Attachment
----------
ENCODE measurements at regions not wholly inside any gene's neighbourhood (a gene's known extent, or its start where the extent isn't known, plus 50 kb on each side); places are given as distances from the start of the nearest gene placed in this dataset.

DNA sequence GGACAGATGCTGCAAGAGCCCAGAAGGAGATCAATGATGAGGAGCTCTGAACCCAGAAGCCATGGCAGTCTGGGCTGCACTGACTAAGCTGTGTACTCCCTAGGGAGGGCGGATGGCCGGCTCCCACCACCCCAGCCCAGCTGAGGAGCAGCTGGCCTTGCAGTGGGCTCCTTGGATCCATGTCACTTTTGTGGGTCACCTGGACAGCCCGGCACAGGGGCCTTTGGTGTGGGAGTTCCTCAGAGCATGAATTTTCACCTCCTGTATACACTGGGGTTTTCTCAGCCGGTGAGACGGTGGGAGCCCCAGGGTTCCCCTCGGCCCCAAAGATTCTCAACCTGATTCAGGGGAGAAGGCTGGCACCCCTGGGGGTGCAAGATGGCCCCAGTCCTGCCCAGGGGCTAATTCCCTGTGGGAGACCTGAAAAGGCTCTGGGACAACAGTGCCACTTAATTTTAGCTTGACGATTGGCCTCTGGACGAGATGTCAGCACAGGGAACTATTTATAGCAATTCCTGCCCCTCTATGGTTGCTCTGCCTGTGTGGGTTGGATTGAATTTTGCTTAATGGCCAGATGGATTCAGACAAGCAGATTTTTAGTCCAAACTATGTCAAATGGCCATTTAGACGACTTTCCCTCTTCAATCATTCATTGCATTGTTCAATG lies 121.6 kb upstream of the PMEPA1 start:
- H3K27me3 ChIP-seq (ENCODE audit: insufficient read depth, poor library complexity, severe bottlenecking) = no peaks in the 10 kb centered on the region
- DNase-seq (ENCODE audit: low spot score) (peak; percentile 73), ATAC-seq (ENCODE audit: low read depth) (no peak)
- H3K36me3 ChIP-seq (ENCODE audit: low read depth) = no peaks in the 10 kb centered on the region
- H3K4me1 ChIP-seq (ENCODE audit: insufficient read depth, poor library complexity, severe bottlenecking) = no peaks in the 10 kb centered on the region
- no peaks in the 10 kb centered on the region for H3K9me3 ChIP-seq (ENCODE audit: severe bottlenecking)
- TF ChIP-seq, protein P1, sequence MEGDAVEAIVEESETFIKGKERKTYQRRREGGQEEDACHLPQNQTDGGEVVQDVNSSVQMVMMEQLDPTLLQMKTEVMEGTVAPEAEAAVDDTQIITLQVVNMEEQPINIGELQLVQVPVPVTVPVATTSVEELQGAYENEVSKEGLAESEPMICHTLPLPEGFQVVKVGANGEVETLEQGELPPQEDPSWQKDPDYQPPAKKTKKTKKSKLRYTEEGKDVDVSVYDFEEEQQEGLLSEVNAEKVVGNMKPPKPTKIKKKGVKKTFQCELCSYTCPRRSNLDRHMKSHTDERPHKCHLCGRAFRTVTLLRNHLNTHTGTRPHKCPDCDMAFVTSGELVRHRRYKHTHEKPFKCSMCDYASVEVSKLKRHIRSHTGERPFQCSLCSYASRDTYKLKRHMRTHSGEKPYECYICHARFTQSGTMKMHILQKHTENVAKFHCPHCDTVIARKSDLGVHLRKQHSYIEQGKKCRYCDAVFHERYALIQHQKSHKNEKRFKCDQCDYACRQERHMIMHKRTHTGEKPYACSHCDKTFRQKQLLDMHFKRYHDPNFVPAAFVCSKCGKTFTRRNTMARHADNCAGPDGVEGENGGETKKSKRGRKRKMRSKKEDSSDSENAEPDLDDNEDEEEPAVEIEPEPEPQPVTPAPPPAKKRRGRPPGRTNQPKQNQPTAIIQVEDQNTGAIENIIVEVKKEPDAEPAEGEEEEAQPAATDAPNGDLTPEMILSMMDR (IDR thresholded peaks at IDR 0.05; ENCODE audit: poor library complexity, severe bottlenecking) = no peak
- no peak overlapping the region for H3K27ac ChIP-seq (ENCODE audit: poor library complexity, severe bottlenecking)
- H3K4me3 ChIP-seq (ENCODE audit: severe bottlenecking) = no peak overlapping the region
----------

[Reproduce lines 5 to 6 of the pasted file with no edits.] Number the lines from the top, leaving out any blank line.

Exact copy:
- H3K36me3 ChIP-seq (ENCODE audit: low read depth) = no peaks in the 10 kb centered on the region
- H3K4me1 ChIP-seq (ENCODE audit: insufficient read depth, poor library complexity, severe bottlenecking) = no peaks in the 10 kb centered on the region